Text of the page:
Researchers show how RNA molecules and proteins activate the X chromosome

X chromosomes are special, even for genetic material. They differ in number between men and women and to achieve equality between sexes, one out of two X chromosomes in women is silenced.

In Drosophila, the opposite happens: in male flies, the only available X chromosome is highly activated, to compensate for the absence of the second X-chromosome.

Researchers from the Max Planck Institute of Immunobiology and Epigenetics (MPI-IE) in Freiburg haveshown how the RNA molecules and proteins involved in the activation find and stick to each other. Similar to the way a monkey that grabs a liana with hands and feet, one of the proteins holds on to the RNA, then it molds the molecular liana with its hands and generates a dynamic RNA – protein meeting place.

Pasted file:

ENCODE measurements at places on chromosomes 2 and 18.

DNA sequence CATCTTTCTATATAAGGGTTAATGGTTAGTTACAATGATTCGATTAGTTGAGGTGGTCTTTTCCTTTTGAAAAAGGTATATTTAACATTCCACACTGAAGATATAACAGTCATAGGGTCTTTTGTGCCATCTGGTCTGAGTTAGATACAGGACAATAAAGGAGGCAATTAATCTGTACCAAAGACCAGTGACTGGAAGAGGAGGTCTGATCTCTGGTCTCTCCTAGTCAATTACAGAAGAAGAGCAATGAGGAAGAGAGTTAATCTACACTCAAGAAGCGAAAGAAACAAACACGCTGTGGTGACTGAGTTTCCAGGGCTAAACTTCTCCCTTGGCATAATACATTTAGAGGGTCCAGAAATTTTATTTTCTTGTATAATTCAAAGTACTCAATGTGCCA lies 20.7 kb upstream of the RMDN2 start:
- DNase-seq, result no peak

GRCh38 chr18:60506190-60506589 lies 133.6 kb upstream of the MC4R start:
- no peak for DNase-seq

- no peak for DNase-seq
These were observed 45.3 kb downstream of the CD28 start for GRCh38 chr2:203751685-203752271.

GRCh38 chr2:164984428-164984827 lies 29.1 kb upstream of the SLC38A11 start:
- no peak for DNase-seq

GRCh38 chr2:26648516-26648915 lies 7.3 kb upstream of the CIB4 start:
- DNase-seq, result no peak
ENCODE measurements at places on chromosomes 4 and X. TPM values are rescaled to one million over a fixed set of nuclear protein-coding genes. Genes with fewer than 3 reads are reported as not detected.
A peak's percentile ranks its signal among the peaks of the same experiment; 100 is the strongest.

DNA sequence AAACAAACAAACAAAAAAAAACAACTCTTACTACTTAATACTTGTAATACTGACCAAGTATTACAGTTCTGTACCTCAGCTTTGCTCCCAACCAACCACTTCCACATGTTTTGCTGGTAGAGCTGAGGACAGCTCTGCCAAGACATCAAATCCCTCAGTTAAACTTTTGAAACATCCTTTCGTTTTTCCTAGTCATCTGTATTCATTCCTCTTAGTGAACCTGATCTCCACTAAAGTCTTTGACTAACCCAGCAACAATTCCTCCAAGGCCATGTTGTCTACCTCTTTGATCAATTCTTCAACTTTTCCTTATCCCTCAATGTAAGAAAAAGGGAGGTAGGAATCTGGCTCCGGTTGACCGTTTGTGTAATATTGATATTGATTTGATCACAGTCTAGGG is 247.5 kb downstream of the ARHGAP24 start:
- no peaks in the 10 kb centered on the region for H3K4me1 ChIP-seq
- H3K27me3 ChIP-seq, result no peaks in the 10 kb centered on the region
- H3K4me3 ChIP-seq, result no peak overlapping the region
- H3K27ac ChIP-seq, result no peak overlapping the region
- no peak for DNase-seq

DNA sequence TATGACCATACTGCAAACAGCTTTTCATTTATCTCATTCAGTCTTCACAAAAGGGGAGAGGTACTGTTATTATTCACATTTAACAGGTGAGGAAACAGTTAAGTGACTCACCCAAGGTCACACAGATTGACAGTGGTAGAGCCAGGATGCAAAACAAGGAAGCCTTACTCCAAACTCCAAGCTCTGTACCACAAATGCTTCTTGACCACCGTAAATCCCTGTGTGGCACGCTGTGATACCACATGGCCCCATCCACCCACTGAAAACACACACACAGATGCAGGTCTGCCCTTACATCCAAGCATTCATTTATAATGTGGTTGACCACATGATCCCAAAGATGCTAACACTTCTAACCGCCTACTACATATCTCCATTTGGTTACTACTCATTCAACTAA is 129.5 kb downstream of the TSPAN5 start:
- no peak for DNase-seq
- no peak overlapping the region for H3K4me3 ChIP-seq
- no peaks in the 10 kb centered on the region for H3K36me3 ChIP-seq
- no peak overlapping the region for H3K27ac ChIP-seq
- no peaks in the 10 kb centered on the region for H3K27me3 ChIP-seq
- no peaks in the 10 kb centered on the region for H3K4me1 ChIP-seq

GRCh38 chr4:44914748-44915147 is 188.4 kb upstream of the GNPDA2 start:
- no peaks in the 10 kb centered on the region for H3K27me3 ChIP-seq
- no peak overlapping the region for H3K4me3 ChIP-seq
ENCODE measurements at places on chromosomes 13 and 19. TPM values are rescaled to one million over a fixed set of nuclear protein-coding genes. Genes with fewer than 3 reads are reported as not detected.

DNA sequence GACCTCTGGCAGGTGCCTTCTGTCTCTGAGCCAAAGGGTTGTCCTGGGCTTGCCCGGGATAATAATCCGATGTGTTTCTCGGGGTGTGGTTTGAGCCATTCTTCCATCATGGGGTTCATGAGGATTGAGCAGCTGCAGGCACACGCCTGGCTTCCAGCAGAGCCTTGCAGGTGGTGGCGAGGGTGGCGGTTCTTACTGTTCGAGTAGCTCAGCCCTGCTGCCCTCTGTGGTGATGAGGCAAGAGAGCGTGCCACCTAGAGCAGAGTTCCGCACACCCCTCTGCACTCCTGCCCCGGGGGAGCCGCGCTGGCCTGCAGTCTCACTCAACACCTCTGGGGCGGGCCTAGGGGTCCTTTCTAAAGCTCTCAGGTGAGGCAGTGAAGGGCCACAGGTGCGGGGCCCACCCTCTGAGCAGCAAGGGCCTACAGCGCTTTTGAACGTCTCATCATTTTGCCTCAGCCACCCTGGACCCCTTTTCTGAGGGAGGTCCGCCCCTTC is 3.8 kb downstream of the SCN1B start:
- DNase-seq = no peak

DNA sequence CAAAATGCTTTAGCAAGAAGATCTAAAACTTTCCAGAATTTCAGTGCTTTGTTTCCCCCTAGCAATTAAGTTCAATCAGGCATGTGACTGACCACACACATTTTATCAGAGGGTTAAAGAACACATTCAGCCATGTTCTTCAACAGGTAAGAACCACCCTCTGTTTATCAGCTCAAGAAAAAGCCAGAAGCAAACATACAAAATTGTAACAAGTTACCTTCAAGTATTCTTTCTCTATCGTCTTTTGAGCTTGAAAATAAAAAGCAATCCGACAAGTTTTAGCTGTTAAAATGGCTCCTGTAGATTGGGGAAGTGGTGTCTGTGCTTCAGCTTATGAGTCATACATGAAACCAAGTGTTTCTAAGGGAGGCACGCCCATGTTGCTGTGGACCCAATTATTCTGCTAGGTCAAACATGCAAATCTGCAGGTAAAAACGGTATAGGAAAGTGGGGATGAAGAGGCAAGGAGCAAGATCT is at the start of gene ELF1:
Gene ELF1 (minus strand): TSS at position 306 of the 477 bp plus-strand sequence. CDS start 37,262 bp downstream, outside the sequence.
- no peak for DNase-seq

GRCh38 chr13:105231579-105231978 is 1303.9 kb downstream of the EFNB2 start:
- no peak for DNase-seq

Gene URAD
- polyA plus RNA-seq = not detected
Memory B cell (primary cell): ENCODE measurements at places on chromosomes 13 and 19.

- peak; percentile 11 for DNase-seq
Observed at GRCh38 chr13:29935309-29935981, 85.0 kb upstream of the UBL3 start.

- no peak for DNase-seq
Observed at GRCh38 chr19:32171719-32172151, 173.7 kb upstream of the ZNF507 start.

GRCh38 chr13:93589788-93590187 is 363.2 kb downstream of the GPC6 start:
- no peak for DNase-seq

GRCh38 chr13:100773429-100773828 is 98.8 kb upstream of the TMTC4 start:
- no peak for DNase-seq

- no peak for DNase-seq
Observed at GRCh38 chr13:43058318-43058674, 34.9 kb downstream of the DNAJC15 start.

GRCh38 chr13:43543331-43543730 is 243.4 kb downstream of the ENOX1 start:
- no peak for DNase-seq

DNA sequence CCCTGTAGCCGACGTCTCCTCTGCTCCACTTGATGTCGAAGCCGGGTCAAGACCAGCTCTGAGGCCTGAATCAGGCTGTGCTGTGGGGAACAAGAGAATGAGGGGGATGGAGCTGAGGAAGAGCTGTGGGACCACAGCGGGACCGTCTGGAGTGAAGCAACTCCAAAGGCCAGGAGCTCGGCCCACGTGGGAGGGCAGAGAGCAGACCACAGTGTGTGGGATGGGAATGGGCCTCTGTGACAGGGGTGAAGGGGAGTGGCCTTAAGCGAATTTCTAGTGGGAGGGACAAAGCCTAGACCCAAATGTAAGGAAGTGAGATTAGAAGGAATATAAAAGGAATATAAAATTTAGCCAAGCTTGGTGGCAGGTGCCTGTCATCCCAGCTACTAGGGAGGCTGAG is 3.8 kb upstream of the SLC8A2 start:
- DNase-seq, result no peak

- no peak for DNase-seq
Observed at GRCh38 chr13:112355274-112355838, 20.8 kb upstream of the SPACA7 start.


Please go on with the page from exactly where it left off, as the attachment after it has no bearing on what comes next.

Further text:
Read the full article here: Molecular Monkey Sometimes Throws A Wrench Into X-chromosome Activation

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